Food, Farming and Countryside Commission

Discussion groups: catalyst for change

By Catherine Smith


Farm business discussion groups are a hugely powerful catalyst and driving force for change which enable members to share learning and best practice, benchmark their performance data and explore new innovations with other like-minded businesses.

Over the last four and a half years I have had the pleasure of facilitating a range of farmer-led discussion groups in Wales through Farming Connect.

The project has received funding through the Welsh Government Rural Communities – Rural Development Programme 2014-2020, which is funded by the European Agricultural Fund for Rural Development and the Welsh Government. Farming Connect provides support which is transforming the business prospects of thousands of farmers and foresters. Our support is wide-ranging and includes helping to increase efficiency, keeping up to date to with the latest technology, as well as benchmarking performance and sharing best practice with other farmers, industry experts and academics.

The Monmouthshire dairy discussion group was formed in October 2014. Members were initially recruited for having the common aim and objective of trying to improve herd fertility performance. Poor dairy fertility is the most common inefficiency on dairy units and has a direct impact on product costs, milk production, culling rate and young stock numbers. The group membership herd sizes range from 100 milking cows to over 700 milking cows with annual yields of between 8500 – 12300 l/cow. All businesses had a milk record. Milk recording data was the foundation for the initial fertility benchmarking work completed within the group.

The first group meetings identified and quantified the fertility parameters of member farms and measured the financial impact of that performance. Key drivers to facilitate change for each farm were then discussed and agreed with the overall objective being to work towards targeted improvements. A regular programme of knowledge transfer meetings were scheduled to support the group farms in their objectives and to monitor progress.

The five fertility KPIs that were constantly monitored within the group, along with many other statistics were:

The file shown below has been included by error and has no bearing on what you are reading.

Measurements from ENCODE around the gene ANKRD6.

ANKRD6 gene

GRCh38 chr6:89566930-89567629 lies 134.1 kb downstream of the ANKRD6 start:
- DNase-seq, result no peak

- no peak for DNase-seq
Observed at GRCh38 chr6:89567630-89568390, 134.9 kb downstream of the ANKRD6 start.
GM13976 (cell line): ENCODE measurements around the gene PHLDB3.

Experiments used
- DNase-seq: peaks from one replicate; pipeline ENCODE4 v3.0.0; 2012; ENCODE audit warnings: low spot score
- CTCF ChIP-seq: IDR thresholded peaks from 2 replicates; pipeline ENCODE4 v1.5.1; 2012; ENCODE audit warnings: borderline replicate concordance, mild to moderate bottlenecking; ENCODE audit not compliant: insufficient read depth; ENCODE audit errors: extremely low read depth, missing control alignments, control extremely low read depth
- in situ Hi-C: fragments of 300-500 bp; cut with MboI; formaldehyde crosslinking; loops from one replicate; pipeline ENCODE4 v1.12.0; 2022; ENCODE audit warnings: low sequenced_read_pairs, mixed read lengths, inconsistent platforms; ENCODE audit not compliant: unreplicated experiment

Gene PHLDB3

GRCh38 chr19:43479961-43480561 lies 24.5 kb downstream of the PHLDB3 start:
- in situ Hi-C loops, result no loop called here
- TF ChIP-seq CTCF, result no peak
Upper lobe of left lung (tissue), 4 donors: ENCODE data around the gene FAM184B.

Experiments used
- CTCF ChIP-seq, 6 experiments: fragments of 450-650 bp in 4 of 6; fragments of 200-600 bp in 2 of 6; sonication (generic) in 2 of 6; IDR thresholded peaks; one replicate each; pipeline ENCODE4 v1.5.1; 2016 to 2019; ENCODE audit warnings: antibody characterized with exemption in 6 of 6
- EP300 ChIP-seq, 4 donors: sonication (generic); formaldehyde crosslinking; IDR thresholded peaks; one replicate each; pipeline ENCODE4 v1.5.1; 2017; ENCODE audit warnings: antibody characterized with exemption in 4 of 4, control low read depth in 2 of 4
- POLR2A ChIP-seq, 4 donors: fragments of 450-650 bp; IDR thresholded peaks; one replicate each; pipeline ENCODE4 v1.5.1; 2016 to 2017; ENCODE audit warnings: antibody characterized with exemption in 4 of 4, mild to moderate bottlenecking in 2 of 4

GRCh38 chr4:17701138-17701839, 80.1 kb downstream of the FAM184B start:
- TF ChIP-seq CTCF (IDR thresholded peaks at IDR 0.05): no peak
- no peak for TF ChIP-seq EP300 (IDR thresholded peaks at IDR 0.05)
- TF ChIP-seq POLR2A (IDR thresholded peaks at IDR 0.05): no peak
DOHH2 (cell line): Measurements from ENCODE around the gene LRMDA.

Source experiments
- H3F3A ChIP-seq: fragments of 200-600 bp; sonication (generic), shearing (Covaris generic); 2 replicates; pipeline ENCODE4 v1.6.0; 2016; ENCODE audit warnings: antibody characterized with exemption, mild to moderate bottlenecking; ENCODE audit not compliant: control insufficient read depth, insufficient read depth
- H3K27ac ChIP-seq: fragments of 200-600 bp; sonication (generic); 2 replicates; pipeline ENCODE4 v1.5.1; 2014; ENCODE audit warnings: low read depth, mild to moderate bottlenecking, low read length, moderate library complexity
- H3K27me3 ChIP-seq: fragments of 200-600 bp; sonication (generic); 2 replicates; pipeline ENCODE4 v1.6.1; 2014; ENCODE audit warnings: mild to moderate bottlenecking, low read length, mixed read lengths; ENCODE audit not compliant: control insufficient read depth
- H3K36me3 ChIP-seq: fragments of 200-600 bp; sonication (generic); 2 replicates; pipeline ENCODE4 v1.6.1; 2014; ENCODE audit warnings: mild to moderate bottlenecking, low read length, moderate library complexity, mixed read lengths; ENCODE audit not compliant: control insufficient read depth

• Calving interval (days)
  • Inter-service interval (ratio)
  • Cows served before 65 days (as % of herd)
  • Calving intervals greater than 480 days (as % of herd)
  • Culling rates (as % of herd)

To date, over the lifetime of the project, the indicative saving as quantified by reduced calving interval achieved across the group is around £203,600, which equates to £94/cow.

Fertility benchmarking was an excellent foundation for the group to build upon and as the trust and dynamics within the group membership naturally developed, so did the ambition to widen its remit. Crucially this transformation was driven by the membership and my role as the group’s facilitator was to manage that change and support its successful development to meet the members evolving business needs and associated industry challenges. The group’s wider focus has included all important benchmarking principles and data sharing amongst members.
Additional focus areas have included:

  • Cost of production benchmarking
  • Antibiotic usage and AMR
  • Youngstock health and heifer replacements
  • Johnes management
  • Soil health and nutrient management planning
  • Genomics testing
  • Lameness

Fertility still remains a key focus for the group and fertility updates are now conducted annually.

Group activities, where possible, have been supported and augmented by the wider suite of Farming Connect services, including clinics, the advisory service and skills funding.
An added benefit of the discussion group is that it has become a trusted forum where members can share day-to-day problems, challenges and concerns with their peers which plays a significant role in enhancing the wellbeing of members. This is hugely powerful and cannot be underestimated in its importance as the farming industry faces the challenges of a changing world.

Ross Edwards, New Dairy Farm: member of the Monmouthshire dairy discussion group.